(Colorado News Connection) New funding recently added to the Colorado Wildlife Safe Passages Fund could provide relief for mule deer and elk populations, which are on the decline in Colorado, home to several of the largest herds in the U.S.
Tony Cady, Region 5 planning and environmental manager for the Colorado Department of Transportation, said there are an estimated 14,000 wildlife-vehicle collisions each year, at a cost of $80 million to the state's economy. More wildlife are killed through collisions with motorists than during hunting harvests.
"So it's a problem we need to tackle," Cady contended. "This money will allow us to address wildlife crossings and wildlife vehicle collision mitigation projects in those key corridors around the state where we're seeing the greatest need."
The $500,000 in funding is part of the Colorado state budget recently signed by Gov. Jared Polis. The allotment will be used as the state's local match necessary to leverage federal grants made possible through the bipartisan Infrastructure Investment and Jobs Act, including $350 million available in the law's Wildlife Crossing Pilot Program.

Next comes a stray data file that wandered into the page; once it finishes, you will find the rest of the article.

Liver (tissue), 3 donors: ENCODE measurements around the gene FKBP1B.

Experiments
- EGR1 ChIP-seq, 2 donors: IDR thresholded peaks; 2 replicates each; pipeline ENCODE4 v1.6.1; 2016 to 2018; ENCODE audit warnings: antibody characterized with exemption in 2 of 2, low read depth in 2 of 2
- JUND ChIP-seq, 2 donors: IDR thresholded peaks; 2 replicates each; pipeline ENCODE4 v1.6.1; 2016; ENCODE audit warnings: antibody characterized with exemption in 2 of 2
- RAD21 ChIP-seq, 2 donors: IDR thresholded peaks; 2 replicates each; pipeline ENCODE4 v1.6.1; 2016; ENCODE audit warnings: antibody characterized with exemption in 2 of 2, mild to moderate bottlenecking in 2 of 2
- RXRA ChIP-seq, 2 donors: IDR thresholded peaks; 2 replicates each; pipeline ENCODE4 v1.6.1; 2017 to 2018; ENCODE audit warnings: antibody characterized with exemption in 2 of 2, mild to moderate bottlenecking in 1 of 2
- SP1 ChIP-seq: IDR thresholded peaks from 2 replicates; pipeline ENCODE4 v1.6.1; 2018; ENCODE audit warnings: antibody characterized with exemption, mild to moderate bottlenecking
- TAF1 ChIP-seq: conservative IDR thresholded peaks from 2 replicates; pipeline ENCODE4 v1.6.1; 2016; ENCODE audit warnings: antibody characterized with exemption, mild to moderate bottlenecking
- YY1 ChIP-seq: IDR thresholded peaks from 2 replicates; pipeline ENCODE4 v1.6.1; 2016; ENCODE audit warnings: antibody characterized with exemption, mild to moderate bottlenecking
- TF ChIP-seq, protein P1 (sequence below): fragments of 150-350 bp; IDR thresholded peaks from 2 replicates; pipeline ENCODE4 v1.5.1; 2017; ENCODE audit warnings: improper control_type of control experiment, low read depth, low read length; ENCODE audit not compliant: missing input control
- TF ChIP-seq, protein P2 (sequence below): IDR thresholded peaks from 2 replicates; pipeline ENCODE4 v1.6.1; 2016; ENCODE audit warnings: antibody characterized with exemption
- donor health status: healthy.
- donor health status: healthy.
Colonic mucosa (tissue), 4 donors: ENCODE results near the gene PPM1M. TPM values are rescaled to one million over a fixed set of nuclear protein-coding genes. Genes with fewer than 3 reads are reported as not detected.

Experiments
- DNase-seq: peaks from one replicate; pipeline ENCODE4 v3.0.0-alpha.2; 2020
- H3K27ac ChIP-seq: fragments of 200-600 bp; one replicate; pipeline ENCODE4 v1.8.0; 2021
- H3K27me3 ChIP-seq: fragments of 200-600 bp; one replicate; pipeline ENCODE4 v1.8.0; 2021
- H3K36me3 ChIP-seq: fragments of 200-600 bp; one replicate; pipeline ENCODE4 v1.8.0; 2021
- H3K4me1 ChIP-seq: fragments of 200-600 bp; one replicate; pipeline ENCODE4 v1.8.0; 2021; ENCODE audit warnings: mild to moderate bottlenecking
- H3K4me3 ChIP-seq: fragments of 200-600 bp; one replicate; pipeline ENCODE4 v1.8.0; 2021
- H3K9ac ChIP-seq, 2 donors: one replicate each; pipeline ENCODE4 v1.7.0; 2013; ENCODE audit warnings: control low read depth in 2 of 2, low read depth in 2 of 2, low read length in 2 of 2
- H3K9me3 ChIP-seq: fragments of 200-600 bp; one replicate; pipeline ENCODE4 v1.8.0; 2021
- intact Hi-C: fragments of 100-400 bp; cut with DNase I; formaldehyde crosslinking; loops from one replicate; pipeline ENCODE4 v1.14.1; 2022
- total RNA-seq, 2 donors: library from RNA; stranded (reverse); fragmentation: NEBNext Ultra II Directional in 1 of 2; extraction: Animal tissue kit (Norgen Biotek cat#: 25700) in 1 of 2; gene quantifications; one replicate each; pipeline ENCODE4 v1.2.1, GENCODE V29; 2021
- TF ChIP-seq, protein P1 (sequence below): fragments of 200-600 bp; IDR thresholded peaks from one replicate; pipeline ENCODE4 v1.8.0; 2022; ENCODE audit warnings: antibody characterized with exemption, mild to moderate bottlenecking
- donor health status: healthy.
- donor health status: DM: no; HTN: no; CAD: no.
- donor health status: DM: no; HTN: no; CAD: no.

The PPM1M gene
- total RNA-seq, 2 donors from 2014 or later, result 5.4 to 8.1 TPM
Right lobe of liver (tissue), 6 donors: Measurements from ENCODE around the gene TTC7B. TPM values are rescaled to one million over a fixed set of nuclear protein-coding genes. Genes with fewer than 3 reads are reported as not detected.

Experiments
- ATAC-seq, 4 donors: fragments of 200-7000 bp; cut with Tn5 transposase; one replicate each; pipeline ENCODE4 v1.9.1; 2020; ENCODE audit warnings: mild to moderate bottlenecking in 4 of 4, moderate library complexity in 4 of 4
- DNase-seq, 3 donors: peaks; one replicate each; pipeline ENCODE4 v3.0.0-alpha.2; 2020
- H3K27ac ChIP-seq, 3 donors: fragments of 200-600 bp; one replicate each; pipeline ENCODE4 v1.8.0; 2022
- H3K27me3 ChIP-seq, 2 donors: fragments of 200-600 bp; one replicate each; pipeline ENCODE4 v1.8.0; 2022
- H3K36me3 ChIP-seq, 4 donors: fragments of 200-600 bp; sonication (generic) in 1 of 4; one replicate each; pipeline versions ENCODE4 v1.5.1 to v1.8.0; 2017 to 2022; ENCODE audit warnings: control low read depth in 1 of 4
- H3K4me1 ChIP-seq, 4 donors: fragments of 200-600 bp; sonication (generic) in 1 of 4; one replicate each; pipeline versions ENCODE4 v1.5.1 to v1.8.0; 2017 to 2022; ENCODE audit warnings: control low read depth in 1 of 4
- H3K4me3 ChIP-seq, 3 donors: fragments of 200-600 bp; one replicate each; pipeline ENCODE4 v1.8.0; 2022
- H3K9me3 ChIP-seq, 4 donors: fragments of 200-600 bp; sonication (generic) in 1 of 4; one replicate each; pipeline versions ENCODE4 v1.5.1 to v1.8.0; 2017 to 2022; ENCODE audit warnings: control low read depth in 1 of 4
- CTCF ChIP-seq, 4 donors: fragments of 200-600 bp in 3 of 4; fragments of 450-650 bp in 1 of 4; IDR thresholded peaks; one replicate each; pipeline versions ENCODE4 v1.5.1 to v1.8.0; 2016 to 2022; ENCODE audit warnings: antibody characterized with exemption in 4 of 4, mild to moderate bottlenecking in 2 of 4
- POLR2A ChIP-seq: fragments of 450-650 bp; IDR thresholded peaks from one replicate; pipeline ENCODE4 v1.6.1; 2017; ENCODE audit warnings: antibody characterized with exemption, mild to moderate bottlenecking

Colorado has been a national leader in mitigating wildlife-vehicle collisions, and has built 64 crossing structures -- including bridges, culverts or tunnels -- even under tight transportation budgets. Cady pointed to a recently completed project on Highway 9 between Kremmling and Green Mountain Reservoir.
"Over a two-year period we documented several hundred thousand animal movements, and it resulted in a 92 percent reduction in crashes with wildlife, and a 90 percent reduction in the carcasses removed," Cady outlined. "They are highly effective."
Cady noted there are hundreds of crossings still needed across the state to restore historic migration corridors, and the Colorado Department of Transportation has prioritized 25 strategic projects it wants to complete within the next decade.
Cady added, given the state's extensive network of highways and roads, animals have to make multiple crossings in their seasonal migrations to access food and shelter.
"And every time they cross the road or have to jump a fence, that creates a hazard to them, and to motorists using the roadways," Cady explained. "Providing these safe passages allows them to connect to those critical habitats, while also providing safety for the traveling public."
Support for this reporting was provided by The Pew Charitable Trusts.